Filed Under:  Government, Health & Wellness, Local, News

Women’s health post-abortion bill passes house committee

4th April 2014   ·   0 Comments

By Nayita Wilson
Contributing Writer

Proposed legislation that would provide for a streamlined approach to the post-procedure health and medical attention of women who undergo abortion procedures passed the Louisiana House of Representatives’ Health and Welfare committee last week.

Rep. Katrina Jackson of Monroe is the lead author of HB 388, which she said would require abortion physicians to obtain the same admitting privileges that are applicable to all Louisiana ambulatory surgical clinics (ASC) that perform outpatient procedures as required by current state law.

JACKSON

JACKSON

Jackson told The Louisiana Weekly that she introduced the bill after witnessing incidents across the nation where concerns were raised surrounding abortion physicians’ ability to treat patients post-abortion in a timely fashion. She also said that she and several legislative colleagues were initially of the belief that Louisiana abortion clinics were required by law to align themselves with local hospitals.

Currently, Title 48, Chapter 45 of Louisiana’s Administrative Code 48:I.4535(e1) outlines admitting privileges for ambulatory ASCs in the event of medical emergencies and requires that members of the center’s medial staff be a member in good standing “of the medical staff of at least one hospital in the community and that hospital(s) must be currently licensed by the Department of Health and Human Resources.”

The proposed legislation requires abortion physicians to: have admitting privileges at a hospital within a 30-mile radius of the clinic; provide their contact or the contact information of a staff member who has 24-hour access to patients’ medical records to the patient; provide contact information for a nearby hospital should an emergency arise; and provide information about abortion practices.

It also provides for regulations and reporting requirements in instances of medically induced abortions.

“These are the only types of surgical clinics in the state of Louisiana where the physicians are not required to have an affiliation with the hospitals. No one in the committee negated that abortions are surgical procedures,” Jackson said.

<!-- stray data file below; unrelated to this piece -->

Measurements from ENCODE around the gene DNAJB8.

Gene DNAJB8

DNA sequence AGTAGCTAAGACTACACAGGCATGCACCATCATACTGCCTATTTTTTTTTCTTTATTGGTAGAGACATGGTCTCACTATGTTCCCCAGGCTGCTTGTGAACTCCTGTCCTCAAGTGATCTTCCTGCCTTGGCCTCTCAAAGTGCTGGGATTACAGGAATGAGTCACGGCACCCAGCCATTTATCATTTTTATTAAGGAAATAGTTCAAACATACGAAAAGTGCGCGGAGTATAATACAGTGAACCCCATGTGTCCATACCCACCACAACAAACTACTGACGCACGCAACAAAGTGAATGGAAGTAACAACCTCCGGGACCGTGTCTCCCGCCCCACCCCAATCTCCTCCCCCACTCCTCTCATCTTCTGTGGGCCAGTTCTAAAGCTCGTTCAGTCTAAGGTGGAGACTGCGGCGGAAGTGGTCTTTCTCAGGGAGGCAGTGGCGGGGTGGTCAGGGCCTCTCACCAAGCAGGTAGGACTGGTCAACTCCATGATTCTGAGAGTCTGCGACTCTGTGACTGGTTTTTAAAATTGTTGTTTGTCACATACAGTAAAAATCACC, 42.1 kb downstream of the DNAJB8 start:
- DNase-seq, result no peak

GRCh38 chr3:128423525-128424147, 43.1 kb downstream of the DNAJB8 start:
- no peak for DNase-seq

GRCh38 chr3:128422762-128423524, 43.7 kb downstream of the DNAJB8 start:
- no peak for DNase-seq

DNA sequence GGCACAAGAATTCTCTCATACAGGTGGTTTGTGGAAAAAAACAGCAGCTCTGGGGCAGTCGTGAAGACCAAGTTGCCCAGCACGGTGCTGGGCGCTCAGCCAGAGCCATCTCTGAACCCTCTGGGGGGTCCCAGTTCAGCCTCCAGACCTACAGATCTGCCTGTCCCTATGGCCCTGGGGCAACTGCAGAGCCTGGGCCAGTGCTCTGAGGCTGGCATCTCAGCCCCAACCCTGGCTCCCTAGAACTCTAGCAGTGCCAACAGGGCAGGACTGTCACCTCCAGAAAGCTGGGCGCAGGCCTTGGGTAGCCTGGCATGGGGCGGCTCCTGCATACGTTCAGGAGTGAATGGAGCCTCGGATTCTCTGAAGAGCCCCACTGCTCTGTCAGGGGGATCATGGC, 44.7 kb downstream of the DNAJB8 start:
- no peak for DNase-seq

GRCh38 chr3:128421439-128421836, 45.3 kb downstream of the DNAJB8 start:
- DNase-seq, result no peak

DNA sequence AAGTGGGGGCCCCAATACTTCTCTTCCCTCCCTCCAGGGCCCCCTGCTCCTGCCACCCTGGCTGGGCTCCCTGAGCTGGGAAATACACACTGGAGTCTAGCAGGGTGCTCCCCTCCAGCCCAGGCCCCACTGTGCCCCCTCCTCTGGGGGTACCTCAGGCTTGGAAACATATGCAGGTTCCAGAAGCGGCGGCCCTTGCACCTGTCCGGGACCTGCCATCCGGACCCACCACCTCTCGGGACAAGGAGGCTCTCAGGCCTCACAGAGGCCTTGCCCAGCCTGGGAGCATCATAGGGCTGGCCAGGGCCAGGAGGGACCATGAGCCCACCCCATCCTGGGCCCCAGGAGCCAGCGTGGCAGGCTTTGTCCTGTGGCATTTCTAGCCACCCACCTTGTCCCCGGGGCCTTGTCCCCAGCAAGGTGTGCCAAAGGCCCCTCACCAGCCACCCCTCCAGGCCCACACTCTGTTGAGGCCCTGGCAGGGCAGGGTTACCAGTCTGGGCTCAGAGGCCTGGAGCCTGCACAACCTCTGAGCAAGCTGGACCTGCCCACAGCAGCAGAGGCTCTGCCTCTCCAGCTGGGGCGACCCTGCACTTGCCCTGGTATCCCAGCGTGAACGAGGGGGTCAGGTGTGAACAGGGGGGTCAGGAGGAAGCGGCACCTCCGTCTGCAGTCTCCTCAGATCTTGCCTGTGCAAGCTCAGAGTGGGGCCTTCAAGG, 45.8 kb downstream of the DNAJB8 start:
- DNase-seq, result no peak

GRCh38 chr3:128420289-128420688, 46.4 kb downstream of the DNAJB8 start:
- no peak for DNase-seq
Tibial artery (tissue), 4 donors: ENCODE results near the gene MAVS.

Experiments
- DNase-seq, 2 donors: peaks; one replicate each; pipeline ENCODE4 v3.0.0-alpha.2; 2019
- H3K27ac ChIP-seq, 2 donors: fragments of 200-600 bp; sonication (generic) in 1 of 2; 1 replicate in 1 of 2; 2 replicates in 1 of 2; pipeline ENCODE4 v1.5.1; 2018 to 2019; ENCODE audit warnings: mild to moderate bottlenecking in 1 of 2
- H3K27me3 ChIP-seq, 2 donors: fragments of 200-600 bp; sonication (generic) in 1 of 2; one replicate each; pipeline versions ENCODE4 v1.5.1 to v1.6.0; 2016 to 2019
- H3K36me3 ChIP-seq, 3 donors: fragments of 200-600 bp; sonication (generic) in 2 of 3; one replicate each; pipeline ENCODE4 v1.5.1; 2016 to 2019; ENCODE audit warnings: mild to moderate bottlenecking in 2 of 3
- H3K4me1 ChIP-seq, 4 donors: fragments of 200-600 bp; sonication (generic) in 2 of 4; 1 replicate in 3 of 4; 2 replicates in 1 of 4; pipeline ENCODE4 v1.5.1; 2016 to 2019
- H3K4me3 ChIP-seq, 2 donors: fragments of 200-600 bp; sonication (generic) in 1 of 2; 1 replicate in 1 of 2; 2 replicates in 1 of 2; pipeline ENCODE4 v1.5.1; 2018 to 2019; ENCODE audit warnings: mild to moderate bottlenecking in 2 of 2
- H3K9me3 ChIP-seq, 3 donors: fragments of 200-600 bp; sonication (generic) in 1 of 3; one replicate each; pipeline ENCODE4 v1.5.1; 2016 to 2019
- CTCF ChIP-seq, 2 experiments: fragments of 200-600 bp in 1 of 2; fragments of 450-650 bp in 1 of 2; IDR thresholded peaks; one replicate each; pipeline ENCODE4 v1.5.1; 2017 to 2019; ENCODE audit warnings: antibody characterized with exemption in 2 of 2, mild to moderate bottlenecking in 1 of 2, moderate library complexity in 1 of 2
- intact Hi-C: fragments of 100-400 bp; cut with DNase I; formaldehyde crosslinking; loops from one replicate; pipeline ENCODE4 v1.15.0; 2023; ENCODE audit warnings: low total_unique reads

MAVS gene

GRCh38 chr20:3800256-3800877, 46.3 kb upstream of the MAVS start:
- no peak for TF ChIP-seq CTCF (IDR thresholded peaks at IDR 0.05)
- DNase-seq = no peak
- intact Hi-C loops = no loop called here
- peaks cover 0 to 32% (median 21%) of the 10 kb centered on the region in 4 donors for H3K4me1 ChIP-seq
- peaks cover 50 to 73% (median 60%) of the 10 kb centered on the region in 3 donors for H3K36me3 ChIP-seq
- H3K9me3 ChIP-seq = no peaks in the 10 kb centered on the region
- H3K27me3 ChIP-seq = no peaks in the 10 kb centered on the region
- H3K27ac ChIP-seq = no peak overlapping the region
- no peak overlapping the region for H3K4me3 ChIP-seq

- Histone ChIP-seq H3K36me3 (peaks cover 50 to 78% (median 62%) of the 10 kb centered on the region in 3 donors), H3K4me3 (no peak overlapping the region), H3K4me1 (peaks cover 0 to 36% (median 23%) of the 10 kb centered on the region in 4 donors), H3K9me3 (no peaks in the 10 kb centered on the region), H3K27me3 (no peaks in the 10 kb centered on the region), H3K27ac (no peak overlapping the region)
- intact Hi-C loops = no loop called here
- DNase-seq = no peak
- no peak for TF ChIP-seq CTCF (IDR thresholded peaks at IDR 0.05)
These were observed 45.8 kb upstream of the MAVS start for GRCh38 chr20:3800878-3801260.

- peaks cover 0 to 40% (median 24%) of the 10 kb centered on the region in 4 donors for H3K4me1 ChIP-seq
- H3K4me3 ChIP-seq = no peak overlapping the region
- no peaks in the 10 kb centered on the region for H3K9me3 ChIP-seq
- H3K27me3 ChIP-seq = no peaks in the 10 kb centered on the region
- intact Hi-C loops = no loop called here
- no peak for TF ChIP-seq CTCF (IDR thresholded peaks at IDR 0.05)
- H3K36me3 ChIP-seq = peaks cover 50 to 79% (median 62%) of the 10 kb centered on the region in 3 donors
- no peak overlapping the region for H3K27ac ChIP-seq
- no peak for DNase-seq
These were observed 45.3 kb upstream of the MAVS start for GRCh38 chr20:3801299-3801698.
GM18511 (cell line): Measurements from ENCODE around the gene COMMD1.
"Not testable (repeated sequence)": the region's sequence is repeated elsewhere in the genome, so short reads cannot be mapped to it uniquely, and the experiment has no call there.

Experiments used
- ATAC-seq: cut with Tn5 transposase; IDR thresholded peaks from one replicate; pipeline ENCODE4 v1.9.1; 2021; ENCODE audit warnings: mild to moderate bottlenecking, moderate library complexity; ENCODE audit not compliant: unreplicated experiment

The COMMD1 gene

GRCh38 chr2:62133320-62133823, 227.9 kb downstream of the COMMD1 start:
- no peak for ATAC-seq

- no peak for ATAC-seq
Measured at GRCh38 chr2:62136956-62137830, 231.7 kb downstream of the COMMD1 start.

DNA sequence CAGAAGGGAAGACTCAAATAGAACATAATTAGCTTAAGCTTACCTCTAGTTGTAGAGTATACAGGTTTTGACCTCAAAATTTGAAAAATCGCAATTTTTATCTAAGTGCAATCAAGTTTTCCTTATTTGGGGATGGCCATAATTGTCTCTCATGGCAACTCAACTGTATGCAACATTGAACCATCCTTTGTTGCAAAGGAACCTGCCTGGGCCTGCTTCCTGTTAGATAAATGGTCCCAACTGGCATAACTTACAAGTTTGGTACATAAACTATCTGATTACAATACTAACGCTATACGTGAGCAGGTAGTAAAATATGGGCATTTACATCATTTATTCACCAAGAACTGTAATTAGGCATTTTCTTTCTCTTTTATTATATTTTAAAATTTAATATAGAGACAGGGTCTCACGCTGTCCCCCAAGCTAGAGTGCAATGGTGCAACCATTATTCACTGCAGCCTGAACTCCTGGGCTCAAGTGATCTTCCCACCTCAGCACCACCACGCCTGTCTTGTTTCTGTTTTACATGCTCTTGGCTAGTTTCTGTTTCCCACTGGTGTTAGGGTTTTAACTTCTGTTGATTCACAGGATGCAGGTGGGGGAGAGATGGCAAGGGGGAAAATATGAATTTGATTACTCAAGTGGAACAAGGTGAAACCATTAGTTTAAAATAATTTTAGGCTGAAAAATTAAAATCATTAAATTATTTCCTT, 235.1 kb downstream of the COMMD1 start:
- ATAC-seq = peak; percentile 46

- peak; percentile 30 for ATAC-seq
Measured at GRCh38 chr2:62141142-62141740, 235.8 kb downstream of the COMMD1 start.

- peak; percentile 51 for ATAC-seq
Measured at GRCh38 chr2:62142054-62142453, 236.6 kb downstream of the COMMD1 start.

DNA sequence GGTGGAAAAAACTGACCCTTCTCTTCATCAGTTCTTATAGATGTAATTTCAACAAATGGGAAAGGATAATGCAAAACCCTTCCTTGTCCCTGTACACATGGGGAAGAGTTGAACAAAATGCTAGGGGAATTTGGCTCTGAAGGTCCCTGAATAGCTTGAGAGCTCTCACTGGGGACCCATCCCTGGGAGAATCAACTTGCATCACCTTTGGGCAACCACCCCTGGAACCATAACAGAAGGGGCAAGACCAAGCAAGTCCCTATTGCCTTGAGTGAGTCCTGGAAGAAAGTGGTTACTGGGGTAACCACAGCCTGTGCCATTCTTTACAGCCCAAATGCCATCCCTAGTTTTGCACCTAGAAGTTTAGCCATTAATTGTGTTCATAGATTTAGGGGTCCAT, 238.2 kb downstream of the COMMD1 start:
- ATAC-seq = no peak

Opponents think otherwise.

Amy Irvin, co- founder of the New Orleans abortion fund and member of the National Network of Abortion Funds, said “Essen­tially, you’re comparing apples to oranges here. Abortion is a minor surgery performed with minimal sedation. This is done in private practice offices in outpatient facilities. ACSs perform complicated surgeries requiring heavy sedation. These are completely two different types of surgeries,” she said.

Irvin also argued against post-procedure communication between patients and physicians. She said that there are current Louisiana laws in place that require a 24-hour wait period for women considering an abortion following a mandated ultra sound as well as face-to-face consultation with physicians prior to an abortion. She also noted a 24-hour phone line that patients can call in the event of emergency.

Proponents of the bill highlighted post-abortion complications that women experience as well as the patient-client experience that some women face.

Cindy Collins, founder of Louisiana Abortion Recovery, said her organization has counseled hundreds of women who have experienced post-abortion trauma.

Sharing her personal experience, Collins said she experienced an abortion procedure that resulted in the physician stopping the procedure and telling her to “get out” mid-way. After being asked to leave, she said she began hemorrhaging and passing parts of the baby, which required a visit to the emergency room where she underwent a dilation and curettage (D&C) suction procedure.

“I could not go ahead and call the (abortion) physician back. Frankly, I didn’t even know who he was,” Collins told legislators.

She added: “I’ve counseled in the past 28 years hundreds of women and there have been a percentage of those that just like myself have had most commonly parts of the babies left inside of them. They’ve also had complications of perforated uteruses and immediate damage where they have not gotten the medical care that that woman needed after that abortion, and that’s what this law would establish.”

Jackson’s bill was co-authored by 15 legislators. The bill’s passage from the Health and Welfare committee sends it to the House floor for debate and vote.

This article originally published in the March 24, 2014 print edition of The Louisiana Weekly newspaper.

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